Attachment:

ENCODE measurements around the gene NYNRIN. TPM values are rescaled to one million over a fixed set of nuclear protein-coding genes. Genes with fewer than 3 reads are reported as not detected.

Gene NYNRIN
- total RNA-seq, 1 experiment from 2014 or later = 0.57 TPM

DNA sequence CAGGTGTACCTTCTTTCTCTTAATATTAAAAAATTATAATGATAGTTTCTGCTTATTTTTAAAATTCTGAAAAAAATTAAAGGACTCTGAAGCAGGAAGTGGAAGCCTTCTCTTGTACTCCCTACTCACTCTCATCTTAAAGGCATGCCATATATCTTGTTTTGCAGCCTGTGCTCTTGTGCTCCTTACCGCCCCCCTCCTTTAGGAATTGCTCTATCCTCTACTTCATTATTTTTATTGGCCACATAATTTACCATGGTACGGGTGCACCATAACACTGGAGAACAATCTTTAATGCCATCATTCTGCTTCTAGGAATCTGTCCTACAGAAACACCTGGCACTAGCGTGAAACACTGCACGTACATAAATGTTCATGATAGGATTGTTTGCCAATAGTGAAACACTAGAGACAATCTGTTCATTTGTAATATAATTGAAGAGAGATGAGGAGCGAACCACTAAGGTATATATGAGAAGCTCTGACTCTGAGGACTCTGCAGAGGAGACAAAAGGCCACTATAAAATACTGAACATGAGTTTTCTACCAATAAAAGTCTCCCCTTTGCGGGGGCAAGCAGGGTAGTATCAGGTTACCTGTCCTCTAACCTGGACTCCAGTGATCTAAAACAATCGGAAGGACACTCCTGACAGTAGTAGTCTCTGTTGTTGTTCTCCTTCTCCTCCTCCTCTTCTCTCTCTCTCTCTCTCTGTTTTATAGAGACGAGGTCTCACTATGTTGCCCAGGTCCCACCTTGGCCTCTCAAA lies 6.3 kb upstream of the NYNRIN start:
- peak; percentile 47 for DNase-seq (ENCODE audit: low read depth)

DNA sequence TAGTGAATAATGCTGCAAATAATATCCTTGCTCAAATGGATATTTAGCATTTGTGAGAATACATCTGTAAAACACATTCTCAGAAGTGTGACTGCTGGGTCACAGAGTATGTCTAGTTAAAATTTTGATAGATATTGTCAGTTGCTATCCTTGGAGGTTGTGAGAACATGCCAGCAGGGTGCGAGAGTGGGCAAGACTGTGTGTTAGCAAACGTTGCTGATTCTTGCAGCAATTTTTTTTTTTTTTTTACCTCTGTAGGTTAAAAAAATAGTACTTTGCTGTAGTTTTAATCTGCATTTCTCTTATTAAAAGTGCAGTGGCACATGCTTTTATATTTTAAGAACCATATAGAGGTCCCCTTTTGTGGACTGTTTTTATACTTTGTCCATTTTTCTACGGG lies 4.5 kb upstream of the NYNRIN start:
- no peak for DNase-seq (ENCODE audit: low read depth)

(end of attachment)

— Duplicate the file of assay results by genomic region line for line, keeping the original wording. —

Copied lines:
ENCODE measurements around the gene NYNRIN. TPM values are rescaled to one million over a fixed set of nuclear protein-coding genes. Genes with fewer than 3 reads are reported as not detected.

Gene NYNRIN
- total RNA-seq, 1 experiment from 2014 or later = 0.57 TPM

DNA sequence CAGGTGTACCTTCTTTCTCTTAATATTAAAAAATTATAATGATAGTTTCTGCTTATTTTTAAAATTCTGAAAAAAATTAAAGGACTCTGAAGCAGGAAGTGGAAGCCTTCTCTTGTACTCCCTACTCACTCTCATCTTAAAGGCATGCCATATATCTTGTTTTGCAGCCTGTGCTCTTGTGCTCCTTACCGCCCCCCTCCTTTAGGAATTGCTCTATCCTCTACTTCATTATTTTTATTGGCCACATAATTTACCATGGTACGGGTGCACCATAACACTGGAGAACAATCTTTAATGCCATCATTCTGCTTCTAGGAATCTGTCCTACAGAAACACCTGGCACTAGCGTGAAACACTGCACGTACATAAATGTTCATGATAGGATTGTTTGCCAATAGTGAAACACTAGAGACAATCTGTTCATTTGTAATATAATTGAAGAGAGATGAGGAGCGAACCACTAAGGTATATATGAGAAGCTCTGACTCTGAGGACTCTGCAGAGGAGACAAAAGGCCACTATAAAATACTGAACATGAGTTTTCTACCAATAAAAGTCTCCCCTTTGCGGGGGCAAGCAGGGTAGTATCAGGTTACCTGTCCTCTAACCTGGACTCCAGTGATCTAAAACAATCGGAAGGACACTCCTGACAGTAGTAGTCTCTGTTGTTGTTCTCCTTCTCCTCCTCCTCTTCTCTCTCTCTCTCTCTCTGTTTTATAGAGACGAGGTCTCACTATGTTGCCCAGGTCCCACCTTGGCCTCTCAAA lies 6.3 kb upstream of the NYNRIN start:
- peak; percentile 47 for DNase-seq (ENCODE audit: low read depth)

DNA sequence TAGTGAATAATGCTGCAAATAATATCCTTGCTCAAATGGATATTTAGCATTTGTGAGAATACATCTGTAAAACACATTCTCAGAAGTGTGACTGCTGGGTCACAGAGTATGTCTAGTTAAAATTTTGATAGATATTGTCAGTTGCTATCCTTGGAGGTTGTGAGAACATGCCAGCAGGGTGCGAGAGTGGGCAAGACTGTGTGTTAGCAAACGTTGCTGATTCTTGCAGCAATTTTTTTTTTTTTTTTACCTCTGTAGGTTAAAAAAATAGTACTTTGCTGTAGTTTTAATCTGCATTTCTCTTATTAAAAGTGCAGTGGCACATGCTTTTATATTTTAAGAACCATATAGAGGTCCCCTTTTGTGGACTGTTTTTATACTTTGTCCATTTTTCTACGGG lies 4.5 kb upstream of the NYNRIN start:
- no peak for DNase-seq (ENCODE audit: low read depth)